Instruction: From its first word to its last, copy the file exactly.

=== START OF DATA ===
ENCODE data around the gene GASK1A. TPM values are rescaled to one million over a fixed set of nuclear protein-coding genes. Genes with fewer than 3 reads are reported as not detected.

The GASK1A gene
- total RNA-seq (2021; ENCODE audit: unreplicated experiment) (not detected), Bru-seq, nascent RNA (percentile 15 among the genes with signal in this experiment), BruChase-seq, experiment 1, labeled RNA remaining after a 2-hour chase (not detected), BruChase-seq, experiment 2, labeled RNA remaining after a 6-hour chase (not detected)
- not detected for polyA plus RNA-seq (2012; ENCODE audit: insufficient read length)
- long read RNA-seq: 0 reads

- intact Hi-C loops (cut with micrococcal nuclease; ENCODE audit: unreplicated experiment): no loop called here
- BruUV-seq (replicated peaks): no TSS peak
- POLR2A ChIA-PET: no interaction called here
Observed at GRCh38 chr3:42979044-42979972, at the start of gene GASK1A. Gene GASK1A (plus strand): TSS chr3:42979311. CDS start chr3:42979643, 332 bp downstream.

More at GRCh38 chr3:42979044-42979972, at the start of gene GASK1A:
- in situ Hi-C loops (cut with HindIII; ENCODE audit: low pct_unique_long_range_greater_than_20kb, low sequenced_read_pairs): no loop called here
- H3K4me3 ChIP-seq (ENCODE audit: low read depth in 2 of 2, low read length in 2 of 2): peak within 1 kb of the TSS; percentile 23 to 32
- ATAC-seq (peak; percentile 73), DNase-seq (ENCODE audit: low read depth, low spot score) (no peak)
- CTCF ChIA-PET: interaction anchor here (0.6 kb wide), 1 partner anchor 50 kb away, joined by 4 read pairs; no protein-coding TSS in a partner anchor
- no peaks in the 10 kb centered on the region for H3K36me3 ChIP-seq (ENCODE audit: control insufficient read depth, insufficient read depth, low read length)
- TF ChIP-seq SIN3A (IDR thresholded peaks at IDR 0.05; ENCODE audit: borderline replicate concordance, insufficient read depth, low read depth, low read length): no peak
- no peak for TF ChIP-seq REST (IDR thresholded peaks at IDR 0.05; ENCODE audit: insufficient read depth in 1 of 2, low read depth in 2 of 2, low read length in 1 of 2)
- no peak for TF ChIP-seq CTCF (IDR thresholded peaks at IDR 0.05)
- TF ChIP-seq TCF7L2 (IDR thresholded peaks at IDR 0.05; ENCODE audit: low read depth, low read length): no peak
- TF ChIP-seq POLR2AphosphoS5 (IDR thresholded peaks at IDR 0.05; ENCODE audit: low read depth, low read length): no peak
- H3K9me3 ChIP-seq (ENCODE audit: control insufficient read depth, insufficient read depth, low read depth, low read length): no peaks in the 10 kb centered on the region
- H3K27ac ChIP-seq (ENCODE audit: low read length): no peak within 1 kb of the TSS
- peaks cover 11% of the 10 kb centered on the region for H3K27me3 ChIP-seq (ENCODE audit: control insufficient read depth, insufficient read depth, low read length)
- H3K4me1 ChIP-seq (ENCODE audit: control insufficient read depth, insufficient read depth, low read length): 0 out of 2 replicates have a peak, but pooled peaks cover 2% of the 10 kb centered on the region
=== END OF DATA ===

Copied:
ENCODE data around the gene GASK1A. TPM values are rescaled to one million over a fixed set of nuclear protein-coding genes. Genes with fewer than 3 reads are reported as not detected.

The GASK1A gene
- total RNA-seq (2021; ENCODE audit: unreplicated experiment) (not detected), Bru-seq, nascent RNA (percentile 15 among the genes with signal in this experiment), BruChase-seq, experiment 1, labeled RNA remaining after a 2-hour chase (not detected), BruChase-seq, experiment 2, labeled RNA remaining after a 6-hour chase (not detected)
- not detected for polyA plus RNA-seq (2012; ENCODE audit: insufficient read length)
- long read RNA-seq: 0 reads

- intact Hi-C loops (cut with micrococcal nuclease; ENCODE audit: unreplicated experiment): no loop called here
- BruUV-seq (replicated peaks): no TSS peak
- POLR2A ChIA-PET: no interaction called here
Observed at GRCh38 chr3:42979044-42979972, at the start of gene GASK1A. Gene GASK1A (plus strand): TSS chr3:42979311. CDS start chr3:42979643, 332 bp downstream.

More at GRCh38 chr3:42979044-42979972, at the start of gene GASK1A:
- in situ Hi-C loops (cut with HindIII; ENCODE audit: low pct_unique_long_range_greater_than_20kb, low sequenced_read_pairs): no loop called here
- H3K4me3 ChIP-seq (ENCODE audit: low read depth in 2 of 2, low read length in 2 of 2): peak within 1 kb of the TSS; percentile 23 to 32
- ATAC-seq (peak; percentile 73), DNase-seq (ENCODE audit: low read depth, low spot score) (no peak)
- CTCF ChIA-PET: interaction anchor here (0.6 kb wide), 1 partner anchor 50 kb away, joined by 4 read pairs; no protein-coding TSS in a partner anchor
- no peaks in the 10 kb centered on the region for H3K36me3 ChIP-seq (ENCODE audit: control insufficient read depth, insufficient read depth, low read length)
- TF ChIP-seq SIN3A (IDR thresholded peaks at IDR 0.05; ENCODE audit: borderline replicate concordance, insufficient read depth, low read depth, low read length): no peak
- no peak for TF ChIP-seq REST (IDR thresholded peaks at IDR 0.05; ENCODE audit: insufficient read depth in 1 of 2, low read depth in 2 of 2, low read length in 1 of 2)
- no peak for TF ChIP-seq CTCF (IDR thresholded peaks at IDR 0.05)
- TF ChIP-seq TCF7L2 (IDR thresholded peaks at IDR 0.05; ENCODE audit: low read depth, low read length): no peak
- TF ChIP-seq POLR2AphosphoS5 (IDR thresholded peaks at IDR 0.05; ENCODE audit: low read depth, low read length): no peak
- H3K9me3 ChIP-seq (ENCODE audit: control insufficient read depth, insufficient read depth, low read depth, low read length): no peaks in the 10 kb centered on the region
- H3K27ac ChIP-seq (ENCODE audit: low read length): no peak within 1 kb of the TSS
- peaks cover 11% of the 10 kb centered on the region for H3K27me3 ChIP-seq (ENCODE audit: control insufficient read depth, insufficient read depth, low read length)
- H3K4me1 ChIP-seq (ENCODE audit: control insufficient read depth, insufficient read depth, low read length): 0 out of 2 replicates have a peak, but pooled peaks cover 2% of the 10 kb centered on the region